Are you working on any exciting projects now? How do you think that will help people?
The idea for this business actually came from an angel investor who was also our first client. He’s a prominent lawyer and history buff who inherited several hundred boxes of memorabilia when his father passed away suddenly. It took him several years to sort through thousands of pictures, documents, and correspondence, including letters from several presidents, and to produce his father’s memoirs. Ultimately he had to hire help to get the job done. Realizing that many others face the same concerns over how to preserve a loved one’s legacy, he sought to create a company dedicated to preserving personal and organizational history. As a professional writer and communication strategist, I jumped at the opportunity to use my skills to help create more meaning in people’s lives.
Our company helps clients by serving as a supportive partner in preserving the past and celebrating life’s milestones. Specifically, our personalized, end-to-end service begins with digitizing important memories, and continues with professional storytelling, timeless design and artful production. Thus far, we’ve digitized thousands of documents, photos and VHS tapes, and are presently setting up cloud-based solutions to enable extended families and groups to access and share pictures and documents from anywhere in the world. Clients also come to us to create heirloom-quality memory books to celebrate big birthdays, anniversaries or retirements. We’re also filming oral histories and giving clients the option of having their history preserved in perpetuity in institutional archives. In general, whether we’re producing books, content, videos or websites, we help our clients commemorate the moments, milestones and missions that add up to their legacies.
Ok, lets jump to the main part of our interview. According to this study cited in Forbes, more than half of the US workforce is unhappy. Why do you think that number is so high?
Mega forces such as globalization and automation are disrupting our global economy, which creates uncertainty in the business environment. As more companies experience budget constraints, managers are forced to accomplish more with less. The pressure employees face to be productive at all costs combined with layoffs that companies are making to cut costs contributes to a fear-based work culture. These forces have been gathering steam since the Great Recession, with the COVID-19 pandemic exacerbating the consequences.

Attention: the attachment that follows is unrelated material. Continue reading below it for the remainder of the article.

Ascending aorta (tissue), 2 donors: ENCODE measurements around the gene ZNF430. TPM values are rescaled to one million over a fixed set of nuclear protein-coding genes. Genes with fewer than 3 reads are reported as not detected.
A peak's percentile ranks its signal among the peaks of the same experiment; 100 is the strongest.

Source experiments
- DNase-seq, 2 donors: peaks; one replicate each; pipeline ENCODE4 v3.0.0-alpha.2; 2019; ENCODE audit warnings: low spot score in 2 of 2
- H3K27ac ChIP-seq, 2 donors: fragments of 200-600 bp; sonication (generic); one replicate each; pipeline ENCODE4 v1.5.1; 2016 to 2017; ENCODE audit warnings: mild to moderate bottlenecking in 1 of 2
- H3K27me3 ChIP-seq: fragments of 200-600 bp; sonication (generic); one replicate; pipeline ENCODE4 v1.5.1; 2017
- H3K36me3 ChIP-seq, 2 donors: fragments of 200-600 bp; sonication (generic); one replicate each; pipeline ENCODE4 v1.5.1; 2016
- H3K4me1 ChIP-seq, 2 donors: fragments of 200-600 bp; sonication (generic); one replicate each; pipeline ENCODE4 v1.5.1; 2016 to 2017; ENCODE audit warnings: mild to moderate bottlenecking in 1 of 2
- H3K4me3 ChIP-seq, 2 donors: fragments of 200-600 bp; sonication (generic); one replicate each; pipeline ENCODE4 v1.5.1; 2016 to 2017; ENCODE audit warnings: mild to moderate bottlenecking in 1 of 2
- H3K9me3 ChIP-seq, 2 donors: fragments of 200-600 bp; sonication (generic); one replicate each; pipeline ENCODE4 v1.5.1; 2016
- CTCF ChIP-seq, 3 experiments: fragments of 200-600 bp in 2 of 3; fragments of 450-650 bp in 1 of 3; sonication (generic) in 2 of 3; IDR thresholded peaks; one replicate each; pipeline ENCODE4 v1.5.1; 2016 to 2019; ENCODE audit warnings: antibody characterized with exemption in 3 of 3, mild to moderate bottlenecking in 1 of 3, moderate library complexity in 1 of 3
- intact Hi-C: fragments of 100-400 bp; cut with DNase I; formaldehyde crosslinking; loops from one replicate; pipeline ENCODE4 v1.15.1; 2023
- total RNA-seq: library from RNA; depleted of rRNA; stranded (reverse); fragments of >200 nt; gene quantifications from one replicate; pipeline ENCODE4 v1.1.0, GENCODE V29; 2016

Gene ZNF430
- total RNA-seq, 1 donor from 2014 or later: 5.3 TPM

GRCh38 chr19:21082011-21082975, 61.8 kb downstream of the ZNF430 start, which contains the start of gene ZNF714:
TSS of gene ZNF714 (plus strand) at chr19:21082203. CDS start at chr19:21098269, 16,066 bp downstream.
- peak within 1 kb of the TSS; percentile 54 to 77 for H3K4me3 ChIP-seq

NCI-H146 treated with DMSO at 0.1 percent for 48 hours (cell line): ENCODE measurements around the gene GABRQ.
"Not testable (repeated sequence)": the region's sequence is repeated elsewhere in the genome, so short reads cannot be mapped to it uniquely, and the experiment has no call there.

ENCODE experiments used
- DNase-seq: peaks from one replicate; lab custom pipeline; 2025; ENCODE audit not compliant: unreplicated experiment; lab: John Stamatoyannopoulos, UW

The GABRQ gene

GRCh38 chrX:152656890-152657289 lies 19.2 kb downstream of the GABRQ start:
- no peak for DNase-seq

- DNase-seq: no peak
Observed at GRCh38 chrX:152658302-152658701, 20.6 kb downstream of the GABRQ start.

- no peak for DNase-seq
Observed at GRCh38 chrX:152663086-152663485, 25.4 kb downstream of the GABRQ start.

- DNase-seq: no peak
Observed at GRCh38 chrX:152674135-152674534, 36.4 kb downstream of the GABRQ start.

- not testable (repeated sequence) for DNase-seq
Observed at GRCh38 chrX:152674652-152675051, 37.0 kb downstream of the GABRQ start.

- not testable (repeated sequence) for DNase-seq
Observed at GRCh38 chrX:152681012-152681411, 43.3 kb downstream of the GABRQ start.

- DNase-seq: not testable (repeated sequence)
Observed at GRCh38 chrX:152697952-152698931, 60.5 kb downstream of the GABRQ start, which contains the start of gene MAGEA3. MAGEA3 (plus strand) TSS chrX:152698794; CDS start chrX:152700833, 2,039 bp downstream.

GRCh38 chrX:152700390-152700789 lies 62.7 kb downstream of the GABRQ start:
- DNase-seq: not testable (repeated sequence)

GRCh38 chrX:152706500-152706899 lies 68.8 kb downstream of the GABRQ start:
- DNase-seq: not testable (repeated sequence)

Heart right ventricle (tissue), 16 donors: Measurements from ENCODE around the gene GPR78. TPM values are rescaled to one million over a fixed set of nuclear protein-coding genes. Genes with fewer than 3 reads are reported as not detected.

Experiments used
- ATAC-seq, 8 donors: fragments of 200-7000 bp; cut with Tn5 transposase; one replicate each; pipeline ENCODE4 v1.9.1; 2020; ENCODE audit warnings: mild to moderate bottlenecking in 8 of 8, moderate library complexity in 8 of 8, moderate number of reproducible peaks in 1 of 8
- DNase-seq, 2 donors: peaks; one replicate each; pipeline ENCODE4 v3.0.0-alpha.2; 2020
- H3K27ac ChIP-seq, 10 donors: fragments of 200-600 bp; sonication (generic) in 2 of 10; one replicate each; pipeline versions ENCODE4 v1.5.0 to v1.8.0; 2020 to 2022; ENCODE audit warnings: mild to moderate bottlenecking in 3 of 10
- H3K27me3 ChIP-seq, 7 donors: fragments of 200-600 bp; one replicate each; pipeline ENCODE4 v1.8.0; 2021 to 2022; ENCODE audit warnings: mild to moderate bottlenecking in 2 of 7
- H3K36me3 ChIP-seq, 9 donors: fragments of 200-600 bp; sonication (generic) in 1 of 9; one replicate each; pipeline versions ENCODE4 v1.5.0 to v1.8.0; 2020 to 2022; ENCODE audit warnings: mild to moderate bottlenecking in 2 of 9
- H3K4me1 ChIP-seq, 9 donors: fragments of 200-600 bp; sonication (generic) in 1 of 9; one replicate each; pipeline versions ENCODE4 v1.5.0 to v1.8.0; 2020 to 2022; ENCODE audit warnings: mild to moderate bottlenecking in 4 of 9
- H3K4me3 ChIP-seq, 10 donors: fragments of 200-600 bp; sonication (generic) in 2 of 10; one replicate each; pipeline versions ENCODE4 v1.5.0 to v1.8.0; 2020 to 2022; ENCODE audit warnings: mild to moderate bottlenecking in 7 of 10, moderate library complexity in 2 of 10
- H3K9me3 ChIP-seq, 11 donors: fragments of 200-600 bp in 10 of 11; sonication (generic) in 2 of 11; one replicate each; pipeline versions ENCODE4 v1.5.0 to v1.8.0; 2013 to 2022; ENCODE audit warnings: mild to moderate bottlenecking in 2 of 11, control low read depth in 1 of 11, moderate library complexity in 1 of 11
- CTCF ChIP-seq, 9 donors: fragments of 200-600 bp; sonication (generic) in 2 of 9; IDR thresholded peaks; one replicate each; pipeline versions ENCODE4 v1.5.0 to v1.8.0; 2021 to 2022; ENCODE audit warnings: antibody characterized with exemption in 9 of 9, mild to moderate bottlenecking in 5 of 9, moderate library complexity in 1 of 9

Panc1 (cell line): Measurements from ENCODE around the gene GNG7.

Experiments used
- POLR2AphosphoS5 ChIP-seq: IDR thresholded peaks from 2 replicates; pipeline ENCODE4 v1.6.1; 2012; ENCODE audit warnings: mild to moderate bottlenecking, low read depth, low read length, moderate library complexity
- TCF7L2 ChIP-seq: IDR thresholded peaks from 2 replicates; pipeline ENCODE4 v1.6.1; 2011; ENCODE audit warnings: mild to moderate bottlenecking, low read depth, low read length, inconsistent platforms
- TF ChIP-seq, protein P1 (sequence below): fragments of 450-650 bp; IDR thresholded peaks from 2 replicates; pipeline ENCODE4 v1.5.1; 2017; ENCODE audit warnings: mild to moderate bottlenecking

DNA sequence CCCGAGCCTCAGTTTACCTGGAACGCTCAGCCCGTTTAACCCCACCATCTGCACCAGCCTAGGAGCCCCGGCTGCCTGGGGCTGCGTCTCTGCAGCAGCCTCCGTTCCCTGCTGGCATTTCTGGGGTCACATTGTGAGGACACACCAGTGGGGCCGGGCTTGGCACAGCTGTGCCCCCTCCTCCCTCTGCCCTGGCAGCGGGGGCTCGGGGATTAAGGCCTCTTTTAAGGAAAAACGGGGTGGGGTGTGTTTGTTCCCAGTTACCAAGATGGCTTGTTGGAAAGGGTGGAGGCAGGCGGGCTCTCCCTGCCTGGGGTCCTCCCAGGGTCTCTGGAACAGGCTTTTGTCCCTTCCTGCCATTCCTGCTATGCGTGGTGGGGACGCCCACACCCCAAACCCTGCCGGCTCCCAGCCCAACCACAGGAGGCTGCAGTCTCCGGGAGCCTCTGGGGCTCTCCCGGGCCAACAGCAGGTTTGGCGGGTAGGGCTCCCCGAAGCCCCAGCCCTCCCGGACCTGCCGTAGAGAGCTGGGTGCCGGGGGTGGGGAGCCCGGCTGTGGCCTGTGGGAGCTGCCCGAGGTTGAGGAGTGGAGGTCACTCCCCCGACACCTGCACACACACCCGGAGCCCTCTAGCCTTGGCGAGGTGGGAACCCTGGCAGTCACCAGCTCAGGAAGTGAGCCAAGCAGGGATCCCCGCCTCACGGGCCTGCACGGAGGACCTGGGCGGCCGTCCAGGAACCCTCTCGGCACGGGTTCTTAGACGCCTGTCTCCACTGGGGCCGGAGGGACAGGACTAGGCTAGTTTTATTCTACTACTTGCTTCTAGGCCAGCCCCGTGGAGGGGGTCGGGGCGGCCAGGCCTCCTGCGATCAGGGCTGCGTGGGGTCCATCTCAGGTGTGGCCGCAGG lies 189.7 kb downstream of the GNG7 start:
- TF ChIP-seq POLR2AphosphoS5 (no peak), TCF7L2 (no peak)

While the societal explanation pretty well covers it, I believe there are also existential reasons for why half the workforce is unhappy. The workplace is where we spend the bulk of our waking hours in pursuit of economic survival, which makes it the ultimate stage for the human condition to play out its potential for ego-driven behavior. This isn’t just the stuff of comedies like Horrible Bosses. Funny as the “mean boss” trope is in film, anyone who has worked in a difficult corporate culture can attest to the pain that ego-driven management can inflict. Shakespeare had it right in As You Like It when he wrote, “All the world’s a stage, and all the men and women merely players.” The roles that managers play in our economic system come with intense pressure. In a stressful environment, it takes a good leader who is dedicated to creating a positive culture to enable one to flourish. Leaving that task to the HR department isn’t good enough.
Based on your experience or research, how do you think an unhappy workforce will impact a) company productivity b) company profitability c) and employee health and wellbeing?
An unhappy workforce impacts productivity because of the inevitable turnover it creates, which also erodes reputation. I’ve been in environments where the workforce is unhappy and you can feel the toxicity in the air. Clients can feel it, too. Replacing dissatisfied workers and clients takes up resources, which affects profitability. On the flip side, tending to employees’ health and well-being may seem unnecessary in a market where companies have their pick of cheap labor, but the loyalty and esprit de corps that a healthy culture engenders pays off in the long term. As hard-pressed as companies are to show bottom-line results, managers can mitigate pressure on employees by demonstrating empathy and allowing themselves to care for their people on a personal level.
Can you share 5 things that managers and executives should be doing to improve their company work culture? Can you give a personal story or example for each?
Working for myself for more than 15 years, I was relatively insulated from the effects of workplace culture. Joining a large agency gave me a newfound respect for the tremendous impact that a manager can have on one’s career path and on company culture in general. Here are five ways I see that managers and executives can improve their company work culture: